Ever since my latest bout with depression, I’ve been on a mission to find real, objective information about the risks and benefits of antidepressants during the preconception phase. This week I had the great fortune of attending a presentation by Beth Conover, MS, APRN, CGC, from the Nebraska Teratology Information Service. Although the presentation was designed for women’s health professionals, I slipped in as an incognito consumer and collected the uncensored, un-dumbed-down scoop.
The first piece of information that struck me is that just by being a human, every woman has a 3% chance of having a baby born with a congenital anomaly (aka something unusual or different at birth). Second, having untreated depression may up a woman’s risk for miscarriage, pregnancy-induced high blood pressure, preterm delivery, or low birth weight.
Some women require medication to treat their depression–that would be me. Medication during pregnancy carries risks. So, in my scenario, there are no zero-risk options. However, the good news is that there are low-risk options that have helped many women with depression and their babies get through and thrive through their preconception, pregnancy, and postpartum experience.
If you’re interested in the specific risks and benefits of a particular psychiatric medication during pregnancy and breast feeding, I encourage you to peruse the Organization of Teratology Information Specialists’ FAQ sheets in English and Spanish. Another tip is not to rely solely on the FDA codes that rank medications as category A, B, C, D, or X. They aren’t 100% based on scientific evidence. For example, birth control pills are in category X not because they are likely to cause serious harm to a developing fetus, but because they aren’t prescribed during pregnancy. If a woman is pregnant, why would she need birth control, right? It can also take a long time for a medication to move to the category that best reflects the current available scientific evidence.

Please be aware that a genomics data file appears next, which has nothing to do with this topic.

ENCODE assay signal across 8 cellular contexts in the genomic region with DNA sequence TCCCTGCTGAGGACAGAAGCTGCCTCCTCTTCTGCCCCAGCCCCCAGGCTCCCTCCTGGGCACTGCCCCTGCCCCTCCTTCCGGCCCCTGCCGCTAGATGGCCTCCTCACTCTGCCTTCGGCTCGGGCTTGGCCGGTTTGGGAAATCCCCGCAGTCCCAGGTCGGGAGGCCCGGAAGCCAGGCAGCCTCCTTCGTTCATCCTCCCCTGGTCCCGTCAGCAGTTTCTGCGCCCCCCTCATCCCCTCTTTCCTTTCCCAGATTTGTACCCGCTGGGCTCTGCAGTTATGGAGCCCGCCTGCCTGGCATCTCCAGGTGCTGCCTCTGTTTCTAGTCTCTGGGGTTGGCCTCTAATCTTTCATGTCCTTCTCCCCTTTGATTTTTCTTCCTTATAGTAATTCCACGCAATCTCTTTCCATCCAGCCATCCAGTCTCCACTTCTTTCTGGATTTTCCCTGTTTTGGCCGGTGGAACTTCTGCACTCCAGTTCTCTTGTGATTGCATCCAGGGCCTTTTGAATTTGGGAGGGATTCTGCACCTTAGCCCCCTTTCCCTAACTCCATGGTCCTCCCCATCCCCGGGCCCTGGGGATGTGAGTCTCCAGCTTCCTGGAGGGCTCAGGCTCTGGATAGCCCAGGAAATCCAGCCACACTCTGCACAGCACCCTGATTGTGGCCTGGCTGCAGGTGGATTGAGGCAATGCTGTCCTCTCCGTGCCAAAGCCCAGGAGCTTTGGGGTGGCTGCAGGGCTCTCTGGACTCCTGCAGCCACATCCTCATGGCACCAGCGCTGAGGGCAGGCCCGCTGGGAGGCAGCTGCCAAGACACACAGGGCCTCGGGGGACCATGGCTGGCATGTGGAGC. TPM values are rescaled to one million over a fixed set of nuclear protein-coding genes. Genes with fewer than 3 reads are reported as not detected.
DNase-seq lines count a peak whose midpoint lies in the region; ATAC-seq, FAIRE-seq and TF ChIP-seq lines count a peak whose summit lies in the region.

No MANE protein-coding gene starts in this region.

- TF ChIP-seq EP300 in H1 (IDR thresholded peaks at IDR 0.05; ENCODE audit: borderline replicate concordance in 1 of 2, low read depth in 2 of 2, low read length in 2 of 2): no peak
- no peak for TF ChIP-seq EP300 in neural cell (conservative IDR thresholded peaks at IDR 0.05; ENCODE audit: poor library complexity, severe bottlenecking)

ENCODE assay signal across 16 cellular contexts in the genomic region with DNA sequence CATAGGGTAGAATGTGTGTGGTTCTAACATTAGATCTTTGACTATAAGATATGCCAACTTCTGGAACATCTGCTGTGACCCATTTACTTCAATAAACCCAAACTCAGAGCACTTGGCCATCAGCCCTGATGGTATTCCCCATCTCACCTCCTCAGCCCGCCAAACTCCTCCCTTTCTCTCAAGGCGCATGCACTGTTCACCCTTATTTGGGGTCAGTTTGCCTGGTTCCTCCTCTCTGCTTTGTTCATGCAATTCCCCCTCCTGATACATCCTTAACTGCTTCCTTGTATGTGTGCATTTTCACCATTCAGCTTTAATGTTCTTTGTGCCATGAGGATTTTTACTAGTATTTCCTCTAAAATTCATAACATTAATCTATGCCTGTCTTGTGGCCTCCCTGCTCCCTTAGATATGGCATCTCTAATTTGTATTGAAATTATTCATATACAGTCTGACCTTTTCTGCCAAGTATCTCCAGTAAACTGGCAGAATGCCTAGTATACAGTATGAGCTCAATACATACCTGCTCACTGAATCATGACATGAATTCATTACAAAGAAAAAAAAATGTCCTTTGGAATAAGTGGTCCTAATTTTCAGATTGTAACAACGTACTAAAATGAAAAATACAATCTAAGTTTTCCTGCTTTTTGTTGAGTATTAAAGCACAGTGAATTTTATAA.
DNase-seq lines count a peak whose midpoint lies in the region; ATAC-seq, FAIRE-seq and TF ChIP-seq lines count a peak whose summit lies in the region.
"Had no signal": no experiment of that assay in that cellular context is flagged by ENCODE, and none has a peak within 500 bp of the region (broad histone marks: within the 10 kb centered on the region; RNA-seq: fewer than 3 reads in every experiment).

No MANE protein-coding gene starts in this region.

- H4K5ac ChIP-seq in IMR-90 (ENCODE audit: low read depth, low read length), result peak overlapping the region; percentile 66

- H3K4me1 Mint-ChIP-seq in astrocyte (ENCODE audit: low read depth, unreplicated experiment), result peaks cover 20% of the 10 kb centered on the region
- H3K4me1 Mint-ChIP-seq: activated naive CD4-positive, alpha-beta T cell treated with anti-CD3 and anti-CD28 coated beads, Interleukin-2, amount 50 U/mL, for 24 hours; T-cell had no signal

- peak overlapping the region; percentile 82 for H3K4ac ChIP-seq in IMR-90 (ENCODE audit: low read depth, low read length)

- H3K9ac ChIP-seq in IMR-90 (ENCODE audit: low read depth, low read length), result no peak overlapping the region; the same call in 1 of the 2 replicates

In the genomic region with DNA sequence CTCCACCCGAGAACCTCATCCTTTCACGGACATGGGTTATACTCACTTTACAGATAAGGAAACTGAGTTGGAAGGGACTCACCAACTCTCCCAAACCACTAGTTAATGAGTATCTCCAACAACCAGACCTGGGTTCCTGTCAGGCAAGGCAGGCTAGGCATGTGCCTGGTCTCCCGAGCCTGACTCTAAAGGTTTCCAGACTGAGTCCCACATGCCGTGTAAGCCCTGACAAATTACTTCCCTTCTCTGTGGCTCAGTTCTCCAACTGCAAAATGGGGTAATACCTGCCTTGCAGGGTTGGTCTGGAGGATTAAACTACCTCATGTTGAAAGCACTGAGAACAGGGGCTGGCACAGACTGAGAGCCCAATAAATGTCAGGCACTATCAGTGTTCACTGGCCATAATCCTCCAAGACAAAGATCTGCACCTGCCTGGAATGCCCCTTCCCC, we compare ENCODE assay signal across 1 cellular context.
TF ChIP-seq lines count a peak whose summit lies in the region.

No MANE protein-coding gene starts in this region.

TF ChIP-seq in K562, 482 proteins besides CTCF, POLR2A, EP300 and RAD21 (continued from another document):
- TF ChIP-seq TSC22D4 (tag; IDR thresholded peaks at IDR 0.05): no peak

I feel so privileged to be exposed to this information, and I wish that more straightforward resources were made available to women. Although the speaker really rocked her presentation, she said several times that what health care professionals need to know is different than what women need to know. Maybe it would be too much for some women, but I can handle the truth. Bring it on, please.